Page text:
What causes high protein in the blood?

High protein in the blood is usually the result of inflammation or infection. A blood test can determine the level and type of protein, and this can provide important clues to the underlying cause. Physicians may order such tests if they have reason to believe a patient's levels may be elevated, and high levels may also be discovered on routine tests. In all cases, the testing laboratory should provide a detailed breakdown along with reference levels so that a physician can determine where a patient falls within a range of results from the same laboratory, as each laboratory may be slightly different. different.

Chronic inflammation is a possible culprit behind high blood protein. Patients with arthritis and certain bone marrow diseases tend to have elevated protein levels because their immune systems work harder. Bone marrow diseases such as amyloidosis and multiple myeloma are associated with high protein content in the blood and can also cause bone pain, aching and fatigue. Some patients may also have protein in their urine if their kidneys are stressed by inflammation or ongoing disease.

Infection can also be a cause. Infections force the immune system into overdrive, and this can raise protein levels in the blood beyond the normal range. Chronic infections like hepatitis C and human immunodeficiency virus (HIV) lead to a high level of protein in the blood. Monitoring protein levels in patients with known infections can provide important information about how well they respond to treatment and whether additional or more aggressive treatment is necessary.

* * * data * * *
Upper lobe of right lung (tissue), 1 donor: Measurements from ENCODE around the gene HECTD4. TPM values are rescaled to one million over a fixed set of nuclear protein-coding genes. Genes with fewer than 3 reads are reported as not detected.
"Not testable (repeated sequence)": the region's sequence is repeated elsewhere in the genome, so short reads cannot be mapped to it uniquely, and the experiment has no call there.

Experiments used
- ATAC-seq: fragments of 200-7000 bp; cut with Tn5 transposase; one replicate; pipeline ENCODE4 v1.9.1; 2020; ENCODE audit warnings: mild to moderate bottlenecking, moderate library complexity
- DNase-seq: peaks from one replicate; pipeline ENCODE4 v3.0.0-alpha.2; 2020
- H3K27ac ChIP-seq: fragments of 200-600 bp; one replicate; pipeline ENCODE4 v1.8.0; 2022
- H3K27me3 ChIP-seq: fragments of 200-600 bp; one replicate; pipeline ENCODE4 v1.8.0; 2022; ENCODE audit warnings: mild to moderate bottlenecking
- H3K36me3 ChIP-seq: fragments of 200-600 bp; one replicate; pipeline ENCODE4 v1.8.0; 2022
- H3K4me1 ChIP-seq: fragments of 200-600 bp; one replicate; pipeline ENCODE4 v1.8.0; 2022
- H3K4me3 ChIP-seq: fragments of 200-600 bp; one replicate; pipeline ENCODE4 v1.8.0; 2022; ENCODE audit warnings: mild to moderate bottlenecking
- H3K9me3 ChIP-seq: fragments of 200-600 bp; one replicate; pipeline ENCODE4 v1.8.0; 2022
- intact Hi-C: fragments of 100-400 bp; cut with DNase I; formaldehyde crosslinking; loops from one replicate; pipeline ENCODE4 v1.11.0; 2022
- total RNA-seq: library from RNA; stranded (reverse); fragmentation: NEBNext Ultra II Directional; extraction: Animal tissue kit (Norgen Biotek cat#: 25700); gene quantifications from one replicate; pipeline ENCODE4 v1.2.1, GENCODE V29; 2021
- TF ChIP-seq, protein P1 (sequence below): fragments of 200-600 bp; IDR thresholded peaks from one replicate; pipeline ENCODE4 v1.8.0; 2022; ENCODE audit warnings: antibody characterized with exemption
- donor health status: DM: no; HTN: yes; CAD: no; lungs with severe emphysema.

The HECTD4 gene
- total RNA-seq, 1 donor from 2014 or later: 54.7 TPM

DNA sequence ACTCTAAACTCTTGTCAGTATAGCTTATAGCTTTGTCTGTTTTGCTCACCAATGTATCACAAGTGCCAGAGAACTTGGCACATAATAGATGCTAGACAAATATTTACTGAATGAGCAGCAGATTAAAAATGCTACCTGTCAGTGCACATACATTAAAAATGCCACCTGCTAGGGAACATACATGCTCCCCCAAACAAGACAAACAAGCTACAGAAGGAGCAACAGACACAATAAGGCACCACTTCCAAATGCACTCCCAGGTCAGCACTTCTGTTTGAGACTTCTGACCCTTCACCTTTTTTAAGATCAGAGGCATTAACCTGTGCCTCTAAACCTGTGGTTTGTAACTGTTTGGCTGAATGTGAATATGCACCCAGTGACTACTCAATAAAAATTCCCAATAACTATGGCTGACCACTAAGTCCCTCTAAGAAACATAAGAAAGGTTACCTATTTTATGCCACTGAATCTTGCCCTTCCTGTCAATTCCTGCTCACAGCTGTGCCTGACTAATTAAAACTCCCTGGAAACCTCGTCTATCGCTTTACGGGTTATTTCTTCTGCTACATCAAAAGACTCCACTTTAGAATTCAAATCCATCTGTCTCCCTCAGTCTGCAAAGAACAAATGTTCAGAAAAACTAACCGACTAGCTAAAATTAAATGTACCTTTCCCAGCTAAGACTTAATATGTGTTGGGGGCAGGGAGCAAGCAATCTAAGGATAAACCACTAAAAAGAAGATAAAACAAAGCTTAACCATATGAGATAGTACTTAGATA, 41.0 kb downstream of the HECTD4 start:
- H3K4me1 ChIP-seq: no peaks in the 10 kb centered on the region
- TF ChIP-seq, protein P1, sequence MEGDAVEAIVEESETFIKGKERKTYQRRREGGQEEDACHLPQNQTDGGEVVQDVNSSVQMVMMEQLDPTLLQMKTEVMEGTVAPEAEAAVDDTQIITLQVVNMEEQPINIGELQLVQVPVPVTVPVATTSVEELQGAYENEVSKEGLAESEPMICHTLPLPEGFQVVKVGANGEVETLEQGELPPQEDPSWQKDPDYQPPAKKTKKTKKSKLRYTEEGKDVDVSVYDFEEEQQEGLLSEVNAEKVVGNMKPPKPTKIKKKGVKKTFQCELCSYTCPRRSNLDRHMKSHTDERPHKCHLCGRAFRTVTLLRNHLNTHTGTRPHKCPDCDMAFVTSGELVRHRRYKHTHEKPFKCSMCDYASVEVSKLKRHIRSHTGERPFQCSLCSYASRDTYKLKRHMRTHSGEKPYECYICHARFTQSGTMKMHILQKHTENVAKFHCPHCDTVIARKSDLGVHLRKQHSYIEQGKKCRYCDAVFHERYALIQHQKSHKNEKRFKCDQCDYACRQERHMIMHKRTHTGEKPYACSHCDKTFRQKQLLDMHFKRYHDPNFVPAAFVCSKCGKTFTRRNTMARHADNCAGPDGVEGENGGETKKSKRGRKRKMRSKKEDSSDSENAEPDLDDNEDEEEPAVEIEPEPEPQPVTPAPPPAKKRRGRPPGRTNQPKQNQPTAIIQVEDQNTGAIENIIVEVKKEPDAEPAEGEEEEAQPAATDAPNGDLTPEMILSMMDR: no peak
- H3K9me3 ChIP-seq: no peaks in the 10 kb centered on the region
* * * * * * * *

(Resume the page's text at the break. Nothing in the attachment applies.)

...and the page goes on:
When a doctor finds high protein in the blood, the first step is usually to order a few more tests to determine the cause. The lab can check for other evidence of infection or inflammation. The doctor may also interview the patient to gather information about risk factors and other symptoms that the patient may not realize are related. This information is critical to making a correct diagnosis, and patients should be sure to provide a detailed medical history.

Once your doctor knows more about the cause, he or she may recommend treatments. These may include medications and changes in diet. During the course of treatment, follow-up tests may monitor the protein levels in your blood to see if they drop. If they don't, it may be necessary to pursue more aggressive treatment options, such as different medications or a combination drug regimen. Treatment is important because persistent high protein levels can put a strain on the kidneys and lead to health complications for the patient.

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